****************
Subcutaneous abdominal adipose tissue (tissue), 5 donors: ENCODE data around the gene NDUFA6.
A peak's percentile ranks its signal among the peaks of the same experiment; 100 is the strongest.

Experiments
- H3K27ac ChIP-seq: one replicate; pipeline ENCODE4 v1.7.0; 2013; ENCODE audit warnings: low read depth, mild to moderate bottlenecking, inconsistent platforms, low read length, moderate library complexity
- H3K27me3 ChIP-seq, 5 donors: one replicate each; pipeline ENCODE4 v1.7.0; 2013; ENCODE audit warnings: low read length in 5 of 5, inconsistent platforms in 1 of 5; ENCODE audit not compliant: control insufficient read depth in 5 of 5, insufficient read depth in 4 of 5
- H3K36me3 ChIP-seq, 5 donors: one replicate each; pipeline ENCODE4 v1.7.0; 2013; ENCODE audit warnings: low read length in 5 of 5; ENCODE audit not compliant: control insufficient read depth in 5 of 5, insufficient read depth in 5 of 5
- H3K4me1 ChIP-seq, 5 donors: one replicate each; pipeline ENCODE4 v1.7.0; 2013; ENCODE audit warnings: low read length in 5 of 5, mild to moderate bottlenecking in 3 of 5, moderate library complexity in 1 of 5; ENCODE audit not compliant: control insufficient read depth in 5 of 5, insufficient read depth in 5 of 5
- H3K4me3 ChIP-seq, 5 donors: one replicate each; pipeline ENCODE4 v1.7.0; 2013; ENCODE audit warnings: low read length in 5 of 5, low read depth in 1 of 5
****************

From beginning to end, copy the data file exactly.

Subcutaneous abdominal adipose tissue (tissue), 5 donors: ENCODE data around the gene NDUFA6.
A peak's percentile ranks its signal among the peaks of the same experiment; 100 is the strongest.

Experiments
- H3K27ac ChIP-seq: one replicate; pipeline ENCODE4 v1.7.0; 2013; ENCODE audit warnings: low read depth, mild to moderate bottlenecking, inconsistent platforms, low read length, moderate library complexity
- H3K27me3 ChIP-seq, 5 donors: one replicate each; pipeline ENCODE4 v1.7.0; 2013; ENCODE audit warnings: low read length in 5 of 5, inconsistent platforms in 1 of 5; ENCODE audit not compliant: control insufficient read depth in 5 of 5, insufficient read depth in 4 of 5
- H3K36me3 ChIP-seq, 5 donors: one replicate each; pipeline ENCODE4 v1.7.0; 2013; ENCODE audit warnings: low read length in 5 of 5; ENCODE audit not compliant: control insufficient read depth in 5 of 5, insufficient read depth in 5 of 5
- H3K4me1 ChIP-seq, 5 donors: one replicate each; pipeline ENCODE4 v1.7.0; 2013; ENCODE audit warnings: low read length in 5 of 5, mild to moderate bottlenecking in 3 of 5, moderate library complexity in 1 of 5; ENCODE audit not compliant: control insufficient read depth in 5 of 5, insufficient read depth in 5 of 5
- H3K4me3 ChIP-seq, 5 donors: one replicate each; pipeline ENCODE4 v1.7.0; 2013; ENCODE audit warnings: low read length in 5 of 5, low read depth in 1 of 5